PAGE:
Q: This film has an extensive post-production phase –

Stanton: I don't call it post. I call it "Principal Digital Photography". Once you look at it like that, you realize, yeah, I'm not done with this shoot at all when I finish in June. Four of my leads are CG and I'd say three or four supporting cast members are CG. Then half the world — not half literally, but the extension of worlds and the extension of sets. These things that are so massive and fantastical that you can't build them — have to be done. The movie always was planned to be half CG and half live action. Not in look, but in the attempt to build this vision we had. Hopefully, if we do it right, when it's all done, nothing will look CG and you'll just accept it. That's all I ever wanted. I always came to this just as a fan. I've spent 40 years of my life just wanting to see somebody make this movie and just see it as a fan and only four realizing, "Oh my god! I can maybe be the one to do that." All I ever wanted was to just believe it and see it on the screen. That's really my goal, to not be showy or spectacle for as much as there is, but just believe that I'm really there. Because I've spent a whole lifetime just wanting to go there.

Q: Can you talk about approaching it as a fan and what it meant to be able to bring it to life as a super-fan of the property?

Stanton: Well, I've been a fan of movies longer than anything else. One thing I learned a long time ago is that you can't translate a book literally to the screen. It won't work because it's a different medium. And it would be the same in reverse. There's this naive belief by some people that, if you do exactly what's in the book, it's going to be good. I would say that that's false thinking. I would say that even movies you think are great adaptations of the book, if you were to compare them, you would suddenly realize, "Oh my gosh. They changed a lot."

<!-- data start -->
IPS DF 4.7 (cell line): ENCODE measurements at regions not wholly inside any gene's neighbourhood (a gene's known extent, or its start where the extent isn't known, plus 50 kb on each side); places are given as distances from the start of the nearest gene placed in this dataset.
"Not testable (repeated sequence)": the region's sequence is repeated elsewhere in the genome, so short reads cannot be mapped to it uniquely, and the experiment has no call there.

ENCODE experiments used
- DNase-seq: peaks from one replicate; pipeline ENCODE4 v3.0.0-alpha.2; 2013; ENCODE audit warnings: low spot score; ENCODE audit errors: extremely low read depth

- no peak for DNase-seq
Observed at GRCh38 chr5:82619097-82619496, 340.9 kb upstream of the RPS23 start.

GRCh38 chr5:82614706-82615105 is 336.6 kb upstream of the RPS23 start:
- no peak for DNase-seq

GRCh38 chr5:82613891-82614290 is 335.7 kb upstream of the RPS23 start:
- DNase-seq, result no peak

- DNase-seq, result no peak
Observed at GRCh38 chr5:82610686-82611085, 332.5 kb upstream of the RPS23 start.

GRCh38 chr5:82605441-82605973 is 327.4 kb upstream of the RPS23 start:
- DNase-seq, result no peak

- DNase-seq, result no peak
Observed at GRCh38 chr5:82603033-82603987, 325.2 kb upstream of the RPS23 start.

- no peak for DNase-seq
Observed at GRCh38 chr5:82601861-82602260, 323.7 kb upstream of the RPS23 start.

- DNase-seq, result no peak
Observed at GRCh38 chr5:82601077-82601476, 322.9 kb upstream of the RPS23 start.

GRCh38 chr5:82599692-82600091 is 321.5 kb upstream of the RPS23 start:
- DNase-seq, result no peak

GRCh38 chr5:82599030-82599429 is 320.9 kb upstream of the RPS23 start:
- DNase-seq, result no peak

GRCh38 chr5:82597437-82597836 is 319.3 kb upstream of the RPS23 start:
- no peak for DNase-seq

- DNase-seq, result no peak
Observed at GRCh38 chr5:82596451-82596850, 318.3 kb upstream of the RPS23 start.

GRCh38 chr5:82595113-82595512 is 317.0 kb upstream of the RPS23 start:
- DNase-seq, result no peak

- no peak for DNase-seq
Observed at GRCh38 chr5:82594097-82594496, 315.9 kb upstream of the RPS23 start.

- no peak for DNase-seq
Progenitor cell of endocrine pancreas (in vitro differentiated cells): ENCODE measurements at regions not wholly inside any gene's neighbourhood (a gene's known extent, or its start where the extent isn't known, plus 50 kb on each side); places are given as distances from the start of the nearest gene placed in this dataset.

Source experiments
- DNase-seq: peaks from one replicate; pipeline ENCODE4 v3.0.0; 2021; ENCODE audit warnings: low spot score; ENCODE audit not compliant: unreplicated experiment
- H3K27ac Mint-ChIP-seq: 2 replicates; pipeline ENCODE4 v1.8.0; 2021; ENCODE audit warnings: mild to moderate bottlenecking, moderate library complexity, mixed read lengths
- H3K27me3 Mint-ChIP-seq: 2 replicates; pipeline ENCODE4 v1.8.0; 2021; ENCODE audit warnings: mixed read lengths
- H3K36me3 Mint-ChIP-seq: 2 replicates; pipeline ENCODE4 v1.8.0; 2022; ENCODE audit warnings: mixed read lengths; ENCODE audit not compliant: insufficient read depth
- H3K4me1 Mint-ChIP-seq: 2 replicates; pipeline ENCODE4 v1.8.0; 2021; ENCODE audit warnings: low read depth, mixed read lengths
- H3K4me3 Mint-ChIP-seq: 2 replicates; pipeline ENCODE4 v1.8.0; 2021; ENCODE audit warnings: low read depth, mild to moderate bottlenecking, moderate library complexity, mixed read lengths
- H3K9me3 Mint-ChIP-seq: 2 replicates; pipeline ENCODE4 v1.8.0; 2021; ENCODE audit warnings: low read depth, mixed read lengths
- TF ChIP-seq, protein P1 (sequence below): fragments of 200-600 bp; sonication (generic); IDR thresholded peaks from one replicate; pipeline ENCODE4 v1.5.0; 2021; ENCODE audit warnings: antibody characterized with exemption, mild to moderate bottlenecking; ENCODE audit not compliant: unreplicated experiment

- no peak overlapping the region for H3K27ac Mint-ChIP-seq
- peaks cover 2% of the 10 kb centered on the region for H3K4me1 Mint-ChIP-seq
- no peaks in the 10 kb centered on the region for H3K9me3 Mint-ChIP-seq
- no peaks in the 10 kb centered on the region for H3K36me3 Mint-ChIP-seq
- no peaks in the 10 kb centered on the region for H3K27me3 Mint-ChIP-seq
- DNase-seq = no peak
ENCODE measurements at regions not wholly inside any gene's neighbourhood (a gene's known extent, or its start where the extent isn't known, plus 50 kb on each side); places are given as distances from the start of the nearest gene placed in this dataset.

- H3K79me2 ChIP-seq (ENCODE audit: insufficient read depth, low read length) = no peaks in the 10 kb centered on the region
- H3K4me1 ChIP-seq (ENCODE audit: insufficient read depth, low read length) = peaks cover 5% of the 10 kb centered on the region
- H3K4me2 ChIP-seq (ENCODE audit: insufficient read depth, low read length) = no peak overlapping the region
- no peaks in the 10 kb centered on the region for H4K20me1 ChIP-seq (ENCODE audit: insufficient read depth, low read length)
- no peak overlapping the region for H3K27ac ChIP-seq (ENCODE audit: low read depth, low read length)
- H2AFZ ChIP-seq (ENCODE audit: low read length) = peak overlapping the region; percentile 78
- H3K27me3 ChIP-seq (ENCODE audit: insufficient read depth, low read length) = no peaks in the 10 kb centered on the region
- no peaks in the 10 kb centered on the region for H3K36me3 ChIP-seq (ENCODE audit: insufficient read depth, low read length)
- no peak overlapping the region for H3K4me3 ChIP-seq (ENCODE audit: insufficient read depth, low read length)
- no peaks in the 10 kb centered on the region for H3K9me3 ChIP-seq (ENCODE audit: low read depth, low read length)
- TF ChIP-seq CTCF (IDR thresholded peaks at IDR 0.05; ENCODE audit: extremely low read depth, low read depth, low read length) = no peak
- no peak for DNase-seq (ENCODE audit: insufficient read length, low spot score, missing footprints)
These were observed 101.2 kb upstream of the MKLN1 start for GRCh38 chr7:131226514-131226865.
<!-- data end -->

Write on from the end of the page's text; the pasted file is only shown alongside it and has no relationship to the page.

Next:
Q: What would you say that, at the core, was the most important aspect to maintain?

Stanton: Well, the books were serials. The thing that people don't realize is that the books were originally written as serial chapters in magazines. They all had a three act structure in each chapter. You can't make a movie like that. It'll just be this episodic series of train cars going together and it'll annoy people. How can you keep the spirit of what it felt like to be in the book and to be in these scenes and to be with these characters and to make it work in a three act structure for an overall film. That's where I came at it. Believe me, there's a million scenes that I just imagined in my head reading a million times over in the book since I was a kid. Now that I'm older, I still want to see them and I'm trying my hardest to see that they exist in the film, but the thing that has got to work first and foremost is that the story overall works. And that I invest in the character. To be honest, I never actually invested in Carter 100%. He was always a kind of Prince Valiant, did-it-right-from-the-get-go kind of bland, vanilla guy. I think it was his situation that was more fascinating to me. It was a stranger in a strange land, guy thrown out to circumstances. Also, there's the oddity of the time period. I really love that somebody from the Civil War gets thrown into what we would consider the antiquated past of Mars. That's been something that I've really tried to embrace on this and give it its special thumbprint. Its been such the touchstone for so many things since 1912. It inspired, either directly or indirectly, things like "Flash Gordon", "Star Wars", "Superman" all the way up to "Avatar". If you literally made the book, people would think I was ripping off everyone else and that's the catch-22 about it. So I thought, "What's the spin into it that will make it feel fresh and stand on its own ground?" The approach that I finally decided on was that it should feel like a period film. It should feel like it's historically accurate to everything that really does happen on Mars, as odd as that sounds. It's the same way that I might watch a film about a civilization that I didn't know about in the deep regions of South America or the Middle East of Asia. If it's done in the right way, maybe I'll go, "Wow! Maybe that's how it really is on Mars." I'll sense these layers of history that go behind it and that go unexplained. I've already gotten to see a bit of what it's like to juxtapose New York City in 1888 against suddenly cutting to Mars and cutting to Arizona in the same time period. It really has a nice, period spin on it. Cross my fingers, I hope it'll go in that direction if not nail exactly what I was going for. I think that's what's needed to make it stand out on its own. If you really nail out the bones of it, it's a structure that many films have done.

Q: Burroughs goes into great detail about the setting and the creatures. How loyally did you follow those designs?